Gesture Similarity Learning and Retrieval in Large-Scale Real-world Video Collections

Event Date:
June 8th 11:30 AM - 2:00 PM

Presented by Mahnaz Parian-Scherb, University of Basel and the University of Mons.

Watch Parian-Scherb's Presentation

This joint Cognitive Science & Data Science Colloquium doubles as the public dissertation presentation for the final conferral of a PhD in Computer Science, summa cum laude, awarded via a cotutelle from the University of Basel and the University of Mons. 

Mahnaz Parian-Scherb

Abstract: Analyzing and understanding gestures plays a key role in our comprehension of communication. Investigating the co-occurrence of gestures and speech is currently a labor-intensive task in linguistics. Although, with advances in natural language processing methods, there have been various contributions in this field, computer vision tools and methods are not prominently used to aid the researchers in analyzing hand and body gestures. In this talk, we present different contributions tailored to tackle the challenges in real-world gesture retrieval, which is an under-explored field in computer vision. The methods aim to systematically answer the questions of “when” a gesture was performed and “who” performed it in a video. Along the way, we develop different components to address various challenges in these videos, such as the presence of multiple persons in the scene, heavily occluded hand gestures, and abrupt gesture cuts due to the change of camera angle.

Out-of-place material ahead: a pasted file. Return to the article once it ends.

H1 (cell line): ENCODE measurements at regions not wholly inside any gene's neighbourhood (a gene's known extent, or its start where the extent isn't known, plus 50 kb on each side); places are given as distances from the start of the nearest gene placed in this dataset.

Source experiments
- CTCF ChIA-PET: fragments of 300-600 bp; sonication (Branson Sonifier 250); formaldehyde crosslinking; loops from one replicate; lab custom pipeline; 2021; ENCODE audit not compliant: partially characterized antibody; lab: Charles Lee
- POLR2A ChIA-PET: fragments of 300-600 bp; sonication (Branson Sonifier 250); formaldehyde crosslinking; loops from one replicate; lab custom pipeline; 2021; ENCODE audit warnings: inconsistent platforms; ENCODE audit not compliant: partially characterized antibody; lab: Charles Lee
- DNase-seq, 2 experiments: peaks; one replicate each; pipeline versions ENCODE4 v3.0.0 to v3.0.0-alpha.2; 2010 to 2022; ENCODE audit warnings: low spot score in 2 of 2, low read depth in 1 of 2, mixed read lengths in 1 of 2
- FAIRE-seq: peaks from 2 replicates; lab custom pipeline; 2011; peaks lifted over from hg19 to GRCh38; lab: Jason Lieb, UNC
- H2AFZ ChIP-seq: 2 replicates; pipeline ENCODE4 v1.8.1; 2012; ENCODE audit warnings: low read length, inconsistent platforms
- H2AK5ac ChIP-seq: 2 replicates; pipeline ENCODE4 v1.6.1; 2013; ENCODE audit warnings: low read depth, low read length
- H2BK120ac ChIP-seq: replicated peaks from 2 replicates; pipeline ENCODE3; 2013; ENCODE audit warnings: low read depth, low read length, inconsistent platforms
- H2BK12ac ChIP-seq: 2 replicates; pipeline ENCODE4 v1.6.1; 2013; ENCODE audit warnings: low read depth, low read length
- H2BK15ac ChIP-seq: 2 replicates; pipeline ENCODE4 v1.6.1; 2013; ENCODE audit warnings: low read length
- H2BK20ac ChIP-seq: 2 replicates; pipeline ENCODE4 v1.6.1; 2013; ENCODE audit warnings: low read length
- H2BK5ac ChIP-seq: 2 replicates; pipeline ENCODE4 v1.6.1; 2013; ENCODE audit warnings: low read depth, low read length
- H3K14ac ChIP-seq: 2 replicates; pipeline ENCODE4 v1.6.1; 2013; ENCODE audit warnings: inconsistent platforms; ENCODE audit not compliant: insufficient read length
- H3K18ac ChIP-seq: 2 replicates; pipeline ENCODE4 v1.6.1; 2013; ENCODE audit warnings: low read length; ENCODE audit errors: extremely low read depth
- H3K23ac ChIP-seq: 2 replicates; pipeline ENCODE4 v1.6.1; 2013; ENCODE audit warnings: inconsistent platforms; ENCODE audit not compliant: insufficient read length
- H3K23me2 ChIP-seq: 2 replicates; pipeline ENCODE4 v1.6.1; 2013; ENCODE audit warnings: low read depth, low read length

In contrast to the majority of the existing methods developed for gesture recognition, our proposed methods do not rely on the depth modality or sensor signals, which are available in some datasets to aid the identification of gestures. Our vision-based methods are built upon the best practices in learning the representations of complicated actions using Deep Neural Networks. We have conducted a comprehensive analysis to choose the architectures and configurations to extract discriminative spatio-temporal features. These features enable the retrieval pipeline to find “similar” hand gestures. We have additionally explored the notion of similarity in the context of hand gestures through field studies and experiments. Finally, we conduct exhaustive experiments on different benchmarks and, to the best of the author’s knowledge, run the largest gesture retrieval evaluations ever using real-world news footage from the Newscape dataset, which is a collection of more than 400,000 videos, containing many scenes that are challenging for any retrieval retrieval method. The results, assessed by experts from linguistics, suggest the high potential of our proposed method for inter-disciplinary research and studies.